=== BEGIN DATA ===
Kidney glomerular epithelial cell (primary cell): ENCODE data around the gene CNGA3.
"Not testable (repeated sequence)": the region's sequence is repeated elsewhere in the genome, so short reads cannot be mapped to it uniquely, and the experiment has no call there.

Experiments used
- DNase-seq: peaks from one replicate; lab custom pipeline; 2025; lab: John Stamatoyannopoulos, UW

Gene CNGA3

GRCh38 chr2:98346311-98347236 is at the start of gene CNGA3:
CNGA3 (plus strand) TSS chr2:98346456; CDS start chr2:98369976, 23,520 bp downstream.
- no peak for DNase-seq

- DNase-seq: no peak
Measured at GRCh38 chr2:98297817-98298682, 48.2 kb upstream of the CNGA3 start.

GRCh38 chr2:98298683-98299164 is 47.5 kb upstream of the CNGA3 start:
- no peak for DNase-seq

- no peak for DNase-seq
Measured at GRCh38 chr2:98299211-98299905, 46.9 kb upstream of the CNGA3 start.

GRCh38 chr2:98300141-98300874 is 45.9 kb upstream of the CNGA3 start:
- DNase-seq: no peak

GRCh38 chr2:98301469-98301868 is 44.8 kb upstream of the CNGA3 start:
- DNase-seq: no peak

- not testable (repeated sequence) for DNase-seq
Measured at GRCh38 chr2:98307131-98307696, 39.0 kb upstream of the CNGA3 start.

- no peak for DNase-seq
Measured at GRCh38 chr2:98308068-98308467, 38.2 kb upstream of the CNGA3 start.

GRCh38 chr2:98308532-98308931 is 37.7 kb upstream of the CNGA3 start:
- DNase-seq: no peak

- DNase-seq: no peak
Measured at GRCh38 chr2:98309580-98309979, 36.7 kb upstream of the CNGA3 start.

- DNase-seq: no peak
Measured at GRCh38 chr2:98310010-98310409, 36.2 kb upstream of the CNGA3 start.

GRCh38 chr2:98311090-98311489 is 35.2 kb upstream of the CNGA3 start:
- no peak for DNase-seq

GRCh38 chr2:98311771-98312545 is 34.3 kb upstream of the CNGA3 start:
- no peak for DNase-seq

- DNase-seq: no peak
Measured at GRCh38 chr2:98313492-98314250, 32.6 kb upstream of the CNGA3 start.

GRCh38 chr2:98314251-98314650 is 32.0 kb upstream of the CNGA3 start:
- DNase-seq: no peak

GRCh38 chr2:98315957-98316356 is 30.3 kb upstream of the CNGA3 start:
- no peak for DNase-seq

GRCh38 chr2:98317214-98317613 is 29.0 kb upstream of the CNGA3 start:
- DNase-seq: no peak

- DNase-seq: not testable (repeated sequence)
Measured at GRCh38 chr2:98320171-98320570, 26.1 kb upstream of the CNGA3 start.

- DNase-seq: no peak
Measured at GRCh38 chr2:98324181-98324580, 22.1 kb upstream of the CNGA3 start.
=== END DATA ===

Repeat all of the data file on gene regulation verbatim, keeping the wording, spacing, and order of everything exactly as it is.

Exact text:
Kidney glomerular epithelial cell (primary cell): ENCODE data around the gene CNGA3.
"Not testable (repeated sequence)": the region's sequence is repeated elsewhere in the genome, so short reads cannot be mapped to it uniquely, and the experiment has no call there.

Experiments used
- DNase-seq: peaks from one replicate; lab custom pipeline; 2025; lab: John Stamatoyannopoulos, UW

Gene CNGA3

GRCh38 chr2:98346311-98347236 is at the start of gene CNGA3:
CNGA3 (plus strand) TSS chr2:98346456; CDS start chr2:98369976, 23,520 bp downstream.
- no peak for DNase-seq

- DNase-seq: no peak
Measured at GRCh38 chr2:98297817-98298682, 48.2 kb upstream of the CNGA3 start.

GRCh38 chr2:98298683-98299164 is 47.5 kb upstream of the CNGA3 start:
- no peak for DNase-seq

- no peak for DNase-seq
Measured at GRCh38 chr2:98299211-98299905, 46.9 kb upstream of the CNGA3 start.

GRCh38 chr2:98300141-98300874 is 45.9 kb upstream of the CNGA3 start:
- DNase-seq: no peak

GRCh38 chr2:98301469-98301868 is 44.8 kb upstream of the CNGA3 start:
- DNase-seq: no peak

- not testable (repeated sequence) for DNase-seq
Measured at GRCh38 chr2:98307131-98307696, 39.0 kb upstream of the CNGA3 start.

- no peak for DNase-seq
Measured at GRCh38 chr2:98308068-98308467, 38.2 kb upstream of the CNGA3 start.

GRCh38 chr2:98308532-98308931 is 37.7 kb upstream of the CNGA3 start:
- DNase-seq: no peak

- DNase-seq: no peak
Measured at GRCh38 chr2:98309580-98309979, 36.7 kb upstream of the CNGA3 start.

- DNase-seq: no peak
Measured at GRCh38 chr2:98310010-98310409, 36.2 kb upstream of the CNGA3 start.

GRCh38 chr2:98311090-98311489 is 35.2 kb upstream of the CNGA3 start:
- no peak for DNase-seq

GRCh38 chr2:98311771-98312545 is 34.3 kb upstream of the CNGA3 start:
- no peak for DNase-seq

- DNase-seq: no peak
Measured at GRCh38 chr2:98313492-98314250, 32.6 kb upstream of the CNGA3 start.

GRCh38 chr2:98314251-98314650 is 32.0 kb upstream of the CNGA3 start:
- DNase-seq: no peak

GRCh38 chr2:98315957-98316356 is 30.3 kb upstream of the CNGA3 start:
- no peak for DNase-seq

GRCh38 chr2:98317214-98317613 is 29.0 kb upstream of the CNGA3 start:
- DNase-seq: no peak

- DNase-seq: not testable (repeated sequence)
Measured at GRCh38 chr2:98320171-98320570, 26.1 kb upstream of the CNGA3 start.

- DNase-seq: no peak
Measured at GRCh38 chr2:98324181-98324580, 22.1 kb upstream of the CNGA3 start.